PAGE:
The fact is, these examples show what things are like now, not what life will be like once she starts school and begins to take on activities that we will want to attend, no matter what they may be. How am I supposed to manage the time then? What is it that I can do mow to make sure that she knows that she is important to me if I am forced to miss something that is important to her? I know that it is my job to make sure that I am at these important events, but lets be realistic and honest I can’t be everywhere all the time, none of can be. The last thing that I want to do is to hurt my relationship with my daughter or my wife because I can’t successfully balance my work with my family life. Maybe I am being too hard on myself? Maybe I am worrying over nothing? Maybe I am in over my head? Whatever I may be, the feelings I have are real to me and it’s frightening. I will be the first one to tell you that I don’t need your help, or that I can handle it on my own. For the most part that is the truth, I guess for the rest of it I would say that “I don’t know what I need help with.” No one can go to work for me, and honestly, I don’t want you to. No one can take my place in my home, and I really don’t want you there either. So what is it that working fathers can do to help us combat the war on time that we wage on two fronts? It seems as though we can do only what we know how to do; suck it up and be there for our children and our wives first and foremost while keeping the responsibilities of work and adulthood close by and attended to. That and find a crutch to help us get it all done lol. Sure that could work but how effective is it and how long can it last? It seems as though it is more of a reactionary way of living instead of being in control of the outcome that you want for yourself and for your family. I guess you now can understand why I am called deliriousdadd. HA-HA.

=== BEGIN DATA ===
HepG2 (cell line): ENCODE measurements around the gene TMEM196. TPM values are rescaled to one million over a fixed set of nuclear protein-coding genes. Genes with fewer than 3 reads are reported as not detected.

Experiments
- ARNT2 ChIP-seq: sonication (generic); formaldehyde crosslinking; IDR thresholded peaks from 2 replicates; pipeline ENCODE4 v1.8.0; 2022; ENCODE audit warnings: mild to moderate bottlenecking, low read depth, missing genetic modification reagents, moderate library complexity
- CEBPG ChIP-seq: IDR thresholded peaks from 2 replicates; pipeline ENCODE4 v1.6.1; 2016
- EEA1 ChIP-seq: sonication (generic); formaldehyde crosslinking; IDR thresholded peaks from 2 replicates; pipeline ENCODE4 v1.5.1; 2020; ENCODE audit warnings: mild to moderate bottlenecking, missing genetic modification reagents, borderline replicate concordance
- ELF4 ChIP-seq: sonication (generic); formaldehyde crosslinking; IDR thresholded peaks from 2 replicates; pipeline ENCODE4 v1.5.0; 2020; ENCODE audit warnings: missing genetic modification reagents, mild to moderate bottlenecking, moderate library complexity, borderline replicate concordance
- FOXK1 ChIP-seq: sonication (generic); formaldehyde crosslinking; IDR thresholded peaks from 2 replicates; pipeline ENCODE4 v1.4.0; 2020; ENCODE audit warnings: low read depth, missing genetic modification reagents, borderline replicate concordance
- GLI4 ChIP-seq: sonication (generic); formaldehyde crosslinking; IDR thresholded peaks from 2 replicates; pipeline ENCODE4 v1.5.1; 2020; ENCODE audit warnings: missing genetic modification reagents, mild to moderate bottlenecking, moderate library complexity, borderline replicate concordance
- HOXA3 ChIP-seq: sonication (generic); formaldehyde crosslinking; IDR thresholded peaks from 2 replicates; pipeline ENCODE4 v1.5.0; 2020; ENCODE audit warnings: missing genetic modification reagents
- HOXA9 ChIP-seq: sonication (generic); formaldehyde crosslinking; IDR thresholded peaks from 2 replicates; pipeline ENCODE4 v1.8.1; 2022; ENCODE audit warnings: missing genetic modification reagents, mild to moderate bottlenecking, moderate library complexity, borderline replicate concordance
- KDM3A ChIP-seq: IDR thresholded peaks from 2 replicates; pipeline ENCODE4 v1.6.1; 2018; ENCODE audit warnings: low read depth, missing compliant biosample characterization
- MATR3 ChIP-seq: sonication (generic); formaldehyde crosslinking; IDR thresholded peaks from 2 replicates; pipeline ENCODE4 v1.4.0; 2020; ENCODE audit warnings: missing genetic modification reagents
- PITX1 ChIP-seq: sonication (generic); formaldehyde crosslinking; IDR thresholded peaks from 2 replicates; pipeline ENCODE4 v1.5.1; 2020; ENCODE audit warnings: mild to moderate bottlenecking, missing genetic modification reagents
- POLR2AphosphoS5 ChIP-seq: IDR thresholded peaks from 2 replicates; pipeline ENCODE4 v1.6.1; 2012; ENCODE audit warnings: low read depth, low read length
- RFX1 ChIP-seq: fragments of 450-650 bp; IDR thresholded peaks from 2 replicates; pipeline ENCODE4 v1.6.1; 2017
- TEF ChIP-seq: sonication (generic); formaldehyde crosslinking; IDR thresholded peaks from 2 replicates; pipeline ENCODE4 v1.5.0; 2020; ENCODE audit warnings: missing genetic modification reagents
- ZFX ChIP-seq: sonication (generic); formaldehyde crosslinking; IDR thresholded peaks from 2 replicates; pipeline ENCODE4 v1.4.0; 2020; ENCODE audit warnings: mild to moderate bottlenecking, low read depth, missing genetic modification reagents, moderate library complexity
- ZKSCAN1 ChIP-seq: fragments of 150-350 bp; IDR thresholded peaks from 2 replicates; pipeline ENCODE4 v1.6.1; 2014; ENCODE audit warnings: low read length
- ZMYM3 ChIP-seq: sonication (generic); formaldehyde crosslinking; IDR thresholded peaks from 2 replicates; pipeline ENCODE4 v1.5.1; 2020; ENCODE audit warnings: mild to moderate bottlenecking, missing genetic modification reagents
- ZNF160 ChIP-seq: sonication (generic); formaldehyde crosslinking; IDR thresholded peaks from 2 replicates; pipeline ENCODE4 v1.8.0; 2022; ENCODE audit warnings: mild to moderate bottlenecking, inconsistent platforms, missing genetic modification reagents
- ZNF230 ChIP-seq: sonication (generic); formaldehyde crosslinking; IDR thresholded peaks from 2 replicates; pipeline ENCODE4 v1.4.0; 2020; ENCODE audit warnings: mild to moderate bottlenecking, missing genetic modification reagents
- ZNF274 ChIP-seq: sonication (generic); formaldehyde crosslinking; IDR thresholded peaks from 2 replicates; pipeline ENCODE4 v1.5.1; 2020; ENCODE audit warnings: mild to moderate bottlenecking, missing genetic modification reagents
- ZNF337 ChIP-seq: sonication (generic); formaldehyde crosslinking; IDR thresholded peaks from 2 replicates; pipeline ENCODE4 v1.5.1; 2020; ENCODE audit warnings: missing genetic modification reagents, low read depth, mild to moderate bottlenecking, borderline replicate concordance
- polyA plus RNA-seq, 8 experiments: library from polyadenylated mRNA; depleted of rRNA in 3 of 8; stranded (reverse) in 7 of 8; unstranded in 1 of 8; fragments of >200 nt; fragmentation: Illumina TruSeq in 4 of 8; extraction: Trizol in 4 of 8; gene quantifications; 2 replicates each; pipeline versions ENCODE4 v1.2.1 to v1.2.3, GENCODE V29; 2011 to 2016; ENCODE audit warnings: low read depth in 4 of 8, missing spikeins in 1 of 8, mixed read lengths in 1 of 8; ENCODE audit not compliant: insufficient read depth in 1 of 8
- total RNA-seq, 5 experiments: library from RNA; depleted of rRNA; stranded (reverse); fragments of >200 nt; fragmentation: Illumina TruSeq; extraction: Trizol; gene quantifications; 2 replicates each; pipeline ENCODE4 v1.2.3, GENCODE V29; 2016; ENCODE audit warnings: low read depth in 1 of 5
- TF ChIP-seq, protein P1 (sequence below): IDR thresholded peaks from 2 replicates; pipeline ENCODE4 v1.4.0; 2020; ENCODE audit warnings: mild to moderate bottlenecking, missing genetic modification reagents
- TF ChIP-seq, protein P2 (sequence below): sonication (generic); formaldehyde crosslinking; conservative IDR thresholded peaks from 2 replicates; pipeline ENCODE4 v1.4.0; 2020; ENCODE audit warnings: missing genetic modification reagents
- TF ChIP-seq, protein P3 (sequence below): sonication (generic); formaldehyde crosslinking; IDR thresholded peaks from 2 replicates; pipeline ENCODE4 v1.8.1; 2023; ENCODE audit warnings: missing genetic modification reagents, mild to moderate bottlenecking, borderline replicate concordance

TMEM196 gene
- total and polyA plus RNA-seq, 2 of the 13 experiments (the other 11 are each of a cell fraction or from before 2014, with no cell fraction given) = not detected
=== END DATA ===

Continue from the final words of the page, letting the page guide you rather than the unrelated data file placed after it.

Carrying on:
The more I read about and think about the multitude of aspects that surround being a full time working father and the responsibilities that I have to my family, the more I realize that if I want to make it out of the next few years better off than the way I went in, I need to seriously prioritize my work/life balance and work harder at the outcome I want for myself and my family. It is hard to know what to do when this is the first time that you have such an incredible responsibility to take care of someone other than yourself. If it was only my wife and I things could be done a little differently, a little more haphazardly and without such serious repercussions from a single mistake or miscalculation. When you add in the element of a child to any situation you expose yourself to more risk and can potentially hurt the future of the relationship that you have with your child through poor decisions and choices. The struggle for time is constant and in a world where money equals freedom it is hard to ignore the reality that someone has to sacrifice for the good of the family unit in order to provide that freedom. In doing some reading in preparation for this article I found a website called www.worklifebalance.com in it I found some helpful tools that can assist in making things a bit easier when thinking about what the work/life balance really means to each one of us. Maybe it can help you in your search for balance. All I know is that for me it is a constant struggle that I wage war with on a regular basis. But I am not giving up, my happiness and my family are too important to me for that to happen. I hope that you feel the same way. I wish you luck in your journey and please feel free to share your thoughts, insights or to just get something off your chest. We do not judge here at deliriousdadd.com, we just try to make sense out of the delirium.